"Amsterdam" stars Christian Bale, Margot Robbie, John David Washington, Chris Rock, Anya Taylor-Joy, Zoe Saldana, Mike Myers, Michael Shannon, Timothy Olyphant, Andrea Riseborough, Taylor Swift, Matthias Schoenaerts, Alessandro Nivola, Rami Malek, and Robert De Niro. Released on October 7, 2022, the film has three friends becoming the prime suspects in a murder mystery.
The film is written and directed by David O. Russell, who also directed films such as "Three Kings", "The Fighter", "American Hustle", and "Joy". Anything can happen in the 1930s, especially when it involves a conspiracy in the political world. Seven years after his previous project landed him in the awards circle, David O. Russell is back in the director's chair to bring us another star-studded movie to sink our teeth into amid the horror releases. Regardless of how controversial he is, Russell knows how to make some intriguing movies, even though some of them weren't as great as others. Unfortunately for me, the only films I've seen from him so far are "Silver Linings Playbook" and "Joy", and from what I can remember, I seem to have enjoyed "Silver Linings" more than "Joy". That is one of the reasons why I was looking forward to the film despite its surprisingly mediocre reviews. The other reason is the amount of big talent it collected. Seriously, how could you resist a movie that offers a huge and well-known cast? This is something that would definitely get this year's awards season started on the right foot, but is it enough to get audiences involved in a kooky mystery like this? Let's find out.
The story takes place in the 1930s and centers on a trio of friends who met each other during World War I. Burt Berendsen (Bale) is a doctor with a prosthetic eye. Valerie Voze (Robbie) is a nurse who caters to injured soldiers, and Harold Woodsman (Washington) is a lawyer. Years after going their separate ways, Burt and Harold are caught in a troubling situation when US Senator Bill Meekins (Ed Begley Jr.) was mysteriously murdered during an election. When they're falsely accused of murdering Meekins' daughter Elizabeth (Swift), Burt, Valerie, and Harold reunite to find the person responsible and clear their names. Along the way, they discover that there's more to the mystery than they realized.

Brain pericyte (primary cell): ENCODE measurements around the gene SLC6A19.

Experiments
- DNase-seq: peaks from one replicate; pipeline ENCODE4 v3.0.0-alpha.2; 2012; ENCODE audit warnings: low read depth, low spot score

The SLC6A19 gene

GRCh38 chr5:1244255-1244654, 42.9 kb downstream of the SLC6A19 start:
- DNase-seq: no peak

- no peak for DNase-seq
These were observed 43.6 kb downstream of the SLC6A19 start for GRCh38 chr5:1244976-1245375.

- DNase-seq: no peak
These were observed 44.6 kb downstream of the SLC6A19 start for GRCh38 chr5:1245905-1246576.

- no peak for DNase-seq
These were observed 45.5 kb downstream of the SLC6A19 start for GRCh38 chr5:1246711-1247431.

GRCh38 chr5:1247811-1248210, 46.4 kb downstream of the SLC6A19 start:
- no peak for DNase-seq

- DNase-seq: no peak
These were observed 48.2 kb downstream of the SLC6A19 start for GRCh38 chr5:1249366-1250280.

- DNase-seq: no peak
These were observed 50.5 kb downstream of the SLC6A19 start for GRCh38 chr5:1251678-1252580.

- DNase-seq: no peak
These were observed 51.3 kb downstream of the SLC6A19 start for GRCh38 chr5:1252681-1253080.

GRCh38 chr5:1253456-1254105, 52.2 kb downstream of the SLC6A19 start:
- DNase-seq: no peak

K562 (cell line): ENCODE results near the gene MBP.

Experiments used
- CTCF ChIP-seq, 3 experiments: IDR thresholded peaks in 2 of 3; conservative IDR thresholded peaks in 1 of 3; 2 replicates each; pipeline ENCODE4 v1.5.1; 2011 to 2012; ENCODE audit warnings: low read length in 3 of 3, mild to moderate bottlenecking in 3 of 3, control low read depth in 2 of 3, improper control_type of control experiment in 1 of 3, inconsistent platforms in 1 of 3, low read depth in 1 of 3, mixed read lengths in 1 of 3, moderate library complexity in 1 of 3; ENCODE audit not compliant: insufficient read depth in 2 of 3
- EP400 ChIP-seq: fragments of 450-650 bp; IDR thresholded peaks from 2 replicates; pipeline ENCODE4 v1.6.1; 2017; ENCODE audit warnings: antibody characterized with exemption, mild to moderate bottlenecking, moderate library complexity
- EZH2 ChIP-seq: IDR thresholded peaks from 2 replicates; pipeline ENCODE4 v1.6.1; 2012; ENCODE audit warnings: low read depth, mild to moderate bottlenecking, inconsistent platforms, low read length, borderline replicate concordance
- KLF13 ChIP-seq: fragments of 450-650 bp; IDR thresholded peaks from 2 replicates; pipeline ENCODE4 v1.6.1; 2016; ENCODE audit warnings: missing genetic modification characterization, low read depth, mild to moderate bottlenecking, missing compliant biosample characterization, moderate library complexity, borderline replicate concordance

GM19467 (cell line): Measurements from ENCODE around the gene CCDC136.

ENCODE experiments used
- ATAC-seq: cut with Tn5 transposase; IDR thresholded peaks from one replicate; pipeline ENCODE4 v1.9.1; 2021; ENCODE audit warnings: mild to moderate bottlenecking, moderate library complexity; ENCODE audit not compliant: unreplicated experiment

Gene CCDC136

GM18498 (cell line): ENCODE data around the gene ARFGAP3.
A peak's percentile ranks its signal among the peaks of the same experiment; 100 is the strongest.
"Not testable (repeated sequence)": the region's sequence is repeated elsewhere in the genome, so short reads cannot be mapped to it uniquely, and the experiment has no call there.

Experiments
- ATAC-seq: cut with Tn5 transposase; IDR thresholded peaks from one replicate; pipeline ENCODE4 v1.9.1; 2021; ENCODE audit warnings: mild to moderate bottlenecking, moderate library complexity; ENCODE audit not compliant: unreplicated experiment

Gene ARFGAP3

The movie is supposedly based on the Business Plot, a political conspiracy to overthrow President Franklin D. Roosevelt's government in 1933. While it isn't the exact representation of the conspiracy, the movie does take some inspiration from this bizarre theory. The primary example of this is Robert De Niro's character, General Gil Dillenbeck, who's based on Major General Smedley Butler, who testified under oath on the revelations. But I'm sure you don't care about that since I'm a movie reviewer, not a history buff. However, it doesn't hurt me to learn a thing or two about the historical events.
That alone may gather some interest from those familiar with the political process, especially in the 1930s. However, it also has the task of luring in everyone else with its mystery and upbeat style. With a filmmaker like Russell and an all-star cast, this should be an easy task for "Amsterdam" to accomplish. Sadly, that doesn't appear to be the case. While it has its moments regarding its stunning style and the cast, the film was surprisingly not as enticing as it wanted itself to be.